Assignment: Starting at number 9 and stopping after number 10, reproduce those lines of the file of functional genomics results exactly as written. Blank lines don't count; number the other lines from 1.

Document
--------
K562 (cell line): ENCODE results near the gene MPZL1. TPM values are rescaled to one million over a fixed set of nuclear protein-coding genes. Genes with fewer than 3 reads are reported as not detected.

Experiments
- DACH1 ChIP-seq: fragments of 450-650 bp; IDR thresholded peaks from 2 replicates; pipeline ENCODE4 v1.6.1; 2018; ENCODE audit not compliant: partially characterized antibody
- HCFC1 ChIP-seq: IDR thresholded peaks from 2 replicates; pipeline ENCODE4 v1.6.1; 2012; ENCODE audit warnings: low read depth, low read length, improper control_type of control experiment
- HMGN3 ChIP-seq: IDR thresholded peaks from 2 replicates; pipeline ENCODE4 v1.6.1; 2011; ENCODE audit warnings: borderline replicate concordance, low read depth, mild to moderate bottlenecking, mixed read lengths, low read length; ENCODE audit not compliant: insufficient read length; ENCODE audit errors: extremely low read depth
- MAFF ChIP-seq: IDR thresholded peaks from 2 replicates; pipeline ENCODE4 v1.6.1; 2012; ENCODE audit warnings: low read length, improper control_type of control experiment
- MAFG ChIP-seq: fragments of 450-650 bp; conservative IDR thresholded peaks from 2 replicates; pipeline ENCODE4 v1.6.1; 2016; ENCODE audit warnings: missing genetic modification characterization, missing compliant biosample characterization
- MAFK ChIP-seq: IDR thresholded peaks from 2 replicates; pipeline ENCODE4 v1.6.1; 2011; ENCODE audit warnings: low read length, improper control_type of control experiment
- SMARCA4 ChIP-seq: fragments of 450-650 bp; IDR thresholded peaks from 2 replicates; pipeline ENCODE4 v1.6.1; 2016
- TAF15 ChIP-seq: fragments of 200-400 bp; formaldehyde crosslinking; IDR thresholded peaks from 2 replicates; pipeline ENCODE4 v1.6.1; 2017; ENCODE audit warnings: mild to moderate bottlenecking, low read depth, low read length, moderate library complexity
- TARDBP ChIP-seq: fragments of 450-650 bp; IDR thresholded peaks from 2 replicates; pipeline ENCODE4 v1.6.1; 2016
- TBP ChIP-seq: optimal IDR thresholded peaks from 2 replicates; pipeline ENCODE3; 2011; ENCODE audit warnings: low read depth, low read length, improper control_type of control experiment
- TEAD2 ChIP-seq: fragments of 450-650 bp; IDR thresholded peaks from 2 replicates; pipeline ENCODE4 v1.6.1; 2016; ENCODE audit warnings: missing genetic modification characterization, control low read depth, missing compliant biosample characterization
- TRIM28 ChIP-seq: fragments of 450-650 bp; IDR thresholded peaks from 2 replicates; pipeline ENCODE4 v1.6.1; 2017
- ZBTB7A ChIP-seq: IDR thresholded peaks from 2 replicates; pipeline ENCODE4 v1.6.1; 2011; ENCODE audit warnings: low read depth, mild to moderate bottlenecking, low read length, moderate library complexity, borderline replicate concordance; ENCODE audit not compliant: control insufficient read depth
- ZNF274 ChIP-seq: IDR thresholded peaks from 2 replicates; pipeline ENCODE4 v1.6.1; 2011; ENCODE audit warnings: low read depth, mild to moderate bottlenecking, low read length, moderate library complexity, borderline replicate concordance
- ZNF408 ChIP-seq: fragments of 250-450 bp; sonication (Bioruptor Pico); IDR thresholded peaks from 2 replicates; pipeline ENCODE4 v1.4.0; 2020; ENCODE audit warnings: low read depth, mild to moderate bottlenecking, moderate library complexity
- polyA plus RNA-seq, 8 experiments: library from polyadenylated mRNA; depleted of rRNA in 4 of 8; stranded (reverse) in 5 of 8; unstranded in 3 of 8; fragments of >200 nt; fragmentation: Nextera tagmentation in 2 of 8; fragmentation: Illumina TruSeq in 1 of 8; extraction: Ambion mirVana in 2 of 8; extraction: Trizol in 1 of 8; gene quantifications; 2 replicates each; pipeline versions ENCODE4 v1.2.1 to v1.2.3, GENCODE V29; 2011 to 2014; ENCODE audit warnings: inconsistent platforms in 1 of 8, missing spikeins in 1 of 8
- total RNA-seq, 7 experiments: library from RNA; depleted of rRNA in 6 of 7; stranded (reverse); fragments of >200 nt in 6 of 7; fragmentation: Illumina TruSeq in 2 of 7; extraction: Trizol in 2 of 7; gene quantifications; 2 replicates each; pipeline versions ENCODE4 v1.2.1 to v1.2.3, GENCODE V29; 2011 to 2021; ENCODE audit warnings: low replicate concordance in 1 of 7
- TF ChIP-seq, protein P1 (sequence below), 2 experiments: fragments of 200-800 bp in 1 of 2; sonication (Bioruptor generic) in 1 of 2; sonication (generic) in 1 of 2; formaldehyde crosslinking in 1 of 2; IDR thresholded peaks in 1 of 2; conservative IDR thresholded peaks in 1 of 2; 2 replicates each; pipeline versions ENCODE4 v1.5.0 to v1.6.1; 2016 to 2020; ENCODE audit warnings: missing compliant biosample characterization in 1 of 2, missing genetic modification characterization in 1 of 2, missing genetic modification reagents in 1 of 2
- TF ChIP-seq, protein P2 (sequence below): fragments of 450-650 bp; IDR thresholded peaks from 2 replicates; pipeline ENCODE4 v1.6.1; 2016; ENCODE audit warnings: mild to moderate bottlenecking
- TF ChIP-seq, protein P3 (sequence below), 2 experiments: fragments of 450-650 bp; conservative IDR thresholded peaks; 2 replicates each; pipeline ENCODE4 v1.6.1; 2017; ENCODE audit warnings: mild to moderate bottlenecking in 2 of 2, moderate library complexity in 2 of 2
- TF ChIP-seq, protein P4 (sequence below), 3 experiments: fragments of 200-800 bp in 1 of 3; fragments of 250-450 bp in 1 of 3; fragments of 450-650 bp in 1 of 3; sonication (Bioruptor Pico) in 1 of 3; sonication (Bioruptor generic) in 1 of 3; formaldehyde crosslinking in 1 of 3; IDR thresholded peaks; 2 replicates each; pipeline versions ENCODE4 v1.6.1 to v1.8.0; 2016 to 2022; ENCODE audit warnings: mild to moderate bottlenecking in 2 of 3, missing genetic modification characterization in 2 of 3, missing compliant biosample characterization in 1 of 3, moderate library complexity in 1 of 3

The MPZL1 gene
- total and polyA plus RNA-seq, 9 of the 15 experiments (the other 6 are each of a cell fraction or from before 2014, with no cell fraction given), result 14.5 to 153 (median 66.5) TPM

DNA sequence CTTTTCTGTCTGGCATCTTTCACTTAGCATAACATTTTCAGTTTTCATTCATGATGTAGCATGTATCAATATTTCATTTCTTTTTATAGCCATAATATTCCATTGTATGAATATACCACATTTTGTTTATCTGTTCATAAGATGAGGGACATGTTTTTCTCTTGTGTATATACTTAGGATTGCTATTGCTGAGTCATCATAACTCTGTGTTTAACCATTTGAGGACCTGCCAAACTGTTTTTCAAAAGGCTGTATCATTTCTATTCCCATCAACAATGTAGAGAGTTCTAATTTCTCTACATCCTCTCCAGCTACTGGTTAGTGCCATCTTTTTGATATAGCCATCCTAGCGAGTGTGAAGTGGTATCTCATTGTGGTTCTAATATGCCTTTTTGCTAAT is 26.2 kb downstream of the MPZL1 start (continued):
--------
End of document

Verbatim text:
- SMARCA4 ChIP-seq: fragments of 450-650 bp; IDR thresholded peaks from 2 replicates; pipeline ENCODE4 v1.6.1; 2016
- TAF15 ChIP-seq: fragments of 200-400 bp; formaldehyde crosslinking; IDR thresholded peaks from 2 replicates; pipeline ENCODE4 v1.6.1; 2017; ENCODE audit warnings: mild to moderate bottlenecking, low read depth, low read length, moderate library complexity